CHARLESTON, W.Va. — Two Ohio counties have announced a settlement with major drug companies right at the start of a high-profile trial, and that puts a West Virginia case next up in the public eye.

A case involving Huntington and Cabell counties is up next among claims that the flow of prescription opioids from national drug firms devastated communities. The mayor of Huntington says he wants to go to trial.

Steve Williams

“I want our day in court,” Huntington Mayor Steve Williams said in a telephone interview this morning.

“People in Huntington and in West Virginia have been asking the question how can this have happened in our city and our state. I want the opportunity to be in court so those sons of guns have to reveal just what has happened.”

The big news that put Huntington in the spotlight was the announced, $260 million settlement involving four drug companies right before a trial was set to begin in Cleveland, Ohio, this morning.

The deal is with “Big Three” distributors McKesson Corp., AmerisourceBergen and Cardinal Health and Teva Pharmaceuticals, an Israeli-based manufacturer of generic opioids.

The deal does not include Walgreens, a retail drug chain being sued over its distribution. Any trial involving Walgreens has been postponed.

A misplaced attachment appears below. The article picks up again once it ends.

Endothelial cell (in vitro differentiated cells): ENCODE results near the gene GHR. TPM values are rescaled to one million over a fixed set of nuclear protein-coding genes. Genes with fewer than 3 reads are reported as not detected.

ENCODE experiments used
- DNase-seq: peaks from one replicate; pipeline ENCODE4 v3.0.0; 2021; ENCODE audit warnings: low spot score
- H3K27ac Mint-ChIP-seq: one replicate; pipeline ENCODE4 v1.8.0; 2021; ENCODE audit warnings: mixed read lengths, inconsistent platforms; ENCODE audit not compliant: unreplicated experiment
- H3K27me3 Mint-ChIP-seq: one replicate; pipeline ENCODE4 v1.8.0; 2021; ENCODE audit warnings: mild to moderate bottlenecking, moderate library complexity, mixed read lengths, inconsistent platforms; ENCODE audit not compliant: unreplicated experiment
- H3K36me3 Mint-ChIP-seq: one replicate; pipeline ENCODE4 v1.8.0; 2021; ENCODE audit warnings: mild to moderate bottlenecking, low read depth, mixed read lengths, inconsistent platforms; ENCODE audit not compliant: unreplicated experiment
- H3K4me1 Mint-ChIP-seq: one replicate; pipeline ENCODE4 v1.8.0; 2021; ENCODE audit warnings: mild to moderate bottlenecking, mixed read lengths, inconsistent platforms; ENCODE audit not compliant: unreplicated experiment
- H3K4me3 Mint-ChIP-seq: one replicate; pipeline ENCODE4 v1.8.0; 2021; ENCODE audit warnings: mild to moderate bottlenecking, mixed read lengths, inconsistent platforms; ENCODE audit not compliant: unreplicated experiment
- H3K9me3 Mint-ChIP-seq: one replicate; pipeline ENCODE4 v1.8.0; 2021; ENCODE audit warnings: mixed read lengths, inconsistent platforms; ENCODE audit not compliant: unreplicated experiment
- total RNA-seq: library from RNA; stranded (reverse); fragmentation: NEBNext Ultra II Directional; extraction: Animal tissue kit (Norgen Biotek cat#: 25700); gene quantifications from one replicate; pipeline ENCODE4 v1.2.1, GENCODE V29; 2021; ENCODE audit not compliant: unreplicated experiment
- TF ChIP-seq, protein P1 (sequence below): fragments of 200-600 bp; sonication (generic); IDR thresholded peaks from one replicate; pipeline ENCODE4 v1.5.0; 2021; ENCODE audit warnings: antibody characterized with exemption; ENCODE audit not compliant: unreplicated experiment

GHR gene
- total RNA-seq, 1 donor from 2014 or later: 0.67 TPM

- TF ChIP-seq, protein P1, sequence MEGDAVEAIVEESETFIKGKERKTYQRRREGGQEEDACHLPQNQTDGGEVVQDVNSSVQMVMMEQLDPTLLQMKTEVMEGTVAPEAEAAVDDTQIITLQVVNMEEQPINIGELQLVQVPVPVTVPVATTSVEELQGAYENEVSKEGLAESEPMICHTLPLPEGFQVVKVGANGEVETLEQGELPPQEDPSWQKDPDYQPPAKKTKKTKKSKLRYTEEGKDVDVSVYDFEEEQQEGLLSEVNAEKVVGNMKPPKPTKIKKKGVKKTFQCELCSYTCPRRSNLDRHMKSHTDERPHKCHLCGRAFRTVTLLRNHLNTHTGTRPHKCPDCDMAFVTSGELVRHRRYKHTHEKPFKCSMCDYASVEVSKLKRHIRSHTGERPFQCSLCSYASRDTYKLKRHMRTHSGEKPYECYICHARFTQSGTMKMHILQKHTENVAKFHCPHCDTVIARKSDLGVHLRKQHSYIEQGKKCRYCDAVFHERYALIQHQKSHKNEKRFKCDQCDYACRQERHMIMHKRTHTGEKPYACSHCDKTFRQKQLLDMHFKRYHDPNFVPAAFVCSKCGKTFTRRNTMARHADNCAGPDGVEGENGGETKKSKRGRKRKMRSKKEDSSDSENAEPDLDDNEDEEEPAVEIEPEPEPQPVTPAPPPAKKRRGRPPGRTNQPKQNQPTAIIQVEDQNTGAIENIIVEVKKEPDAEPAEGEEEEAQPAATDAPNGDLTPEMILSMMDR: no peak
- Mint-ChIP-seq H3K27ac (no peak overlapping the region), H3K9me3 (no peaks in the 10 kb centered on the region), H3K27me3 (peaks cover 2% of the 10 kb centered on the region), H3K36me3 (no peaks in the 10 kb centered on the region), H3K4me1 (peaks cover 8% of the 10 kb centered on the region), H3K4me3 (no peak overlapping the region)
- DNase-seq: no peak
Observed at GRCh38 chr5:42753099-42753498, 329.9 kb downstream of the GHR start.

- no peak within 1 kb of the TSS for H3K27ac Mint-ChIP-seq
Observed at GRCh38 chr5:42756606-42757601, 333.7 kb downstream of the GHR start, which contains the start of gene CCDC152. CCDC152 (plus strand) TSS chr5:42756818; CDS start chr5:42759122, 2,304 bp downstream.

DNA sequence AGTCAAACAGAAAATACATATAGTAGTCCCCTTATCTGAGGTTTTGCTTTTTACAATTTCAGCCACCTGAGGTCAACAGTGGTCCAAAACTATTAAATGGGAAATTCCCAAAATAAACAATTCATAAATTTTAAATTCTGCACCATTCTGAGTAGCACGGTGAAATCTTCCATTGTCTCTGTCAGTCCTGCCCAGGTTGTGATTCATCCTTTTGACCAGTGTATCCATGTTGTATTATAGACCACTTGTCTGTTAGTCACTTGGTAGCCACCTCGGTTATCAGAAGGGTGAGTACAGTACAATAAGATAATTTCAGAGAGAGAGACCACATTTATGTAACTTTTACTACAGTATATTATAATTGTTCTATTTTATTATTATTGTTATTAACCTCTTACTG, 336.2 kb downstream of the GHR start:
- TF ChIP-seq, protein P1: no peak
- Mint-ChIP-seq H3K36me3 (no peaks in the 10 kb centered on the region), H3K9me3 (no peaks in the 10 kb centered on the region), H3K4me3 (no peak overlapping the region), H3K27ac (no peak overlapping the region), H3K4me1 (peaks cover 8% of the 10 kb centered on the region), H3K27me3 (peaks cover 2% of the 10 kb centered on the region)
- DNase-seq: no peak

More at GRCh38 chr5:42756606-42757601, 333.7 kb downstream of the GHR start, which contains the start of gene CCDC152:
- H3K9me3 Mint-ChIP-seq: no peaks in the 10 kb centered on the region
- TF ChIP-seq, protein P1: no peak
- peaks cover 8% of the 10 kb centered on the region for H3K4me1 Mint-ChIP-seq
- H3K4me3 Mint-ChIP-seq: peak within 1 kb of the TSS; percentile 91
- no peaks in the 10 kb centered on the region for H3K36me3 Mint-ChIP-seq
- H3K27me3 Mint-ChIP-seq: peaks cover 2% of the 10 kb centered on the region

The settlement by Cuyahoga and Summit counties in Ohio follows the collapse of talks on Friday to reach a deal covering all the cases. Those discussions took place with U.S. District Court Judge Dan Aaron Polster.

Over 10 hours, Polster conducted a sort of shuttle diplomacy among the drug companies, plaintiffs attorneys representing local governments and state attorneys general.

Attorney Paul Farrell Jr. representing Cabell County. The lawyer representing Huntington is Rusty Webb, who spoke about the settlement this morning on “580 Live” on WCHS Radio.

Rusty Webb

“Everybody’s going to pitch their tents and start focusing on the Cabell-Huntington case,” Webb said.

Although discussions were continuing among the parties in Cleveland this morning, Webb suggested a trial focused on the effects of opioids in Huntington could begin by early next year. U.S. District Judge David Faber would likely oversee such a trial, Webb said, possibly in Charleston.

“Judge Polster will contact Judge Faber and they will coordinate a scheduling order and it will be next year,” Webb said. “There’s no way you can prepare for a trial before Dec. 31.”

Huntington Mayor Williams said he is not in favor of moving forward with the multi-district settlement talks that could divide payment from the drug companies based on population.

“At the levels they’re talking about they’re just slapping us in the face again. Let’s go to trial and let the chips fall where they may,” Williams said. “All I know is we deserve our day in court to be able to look those guys in the eyes.”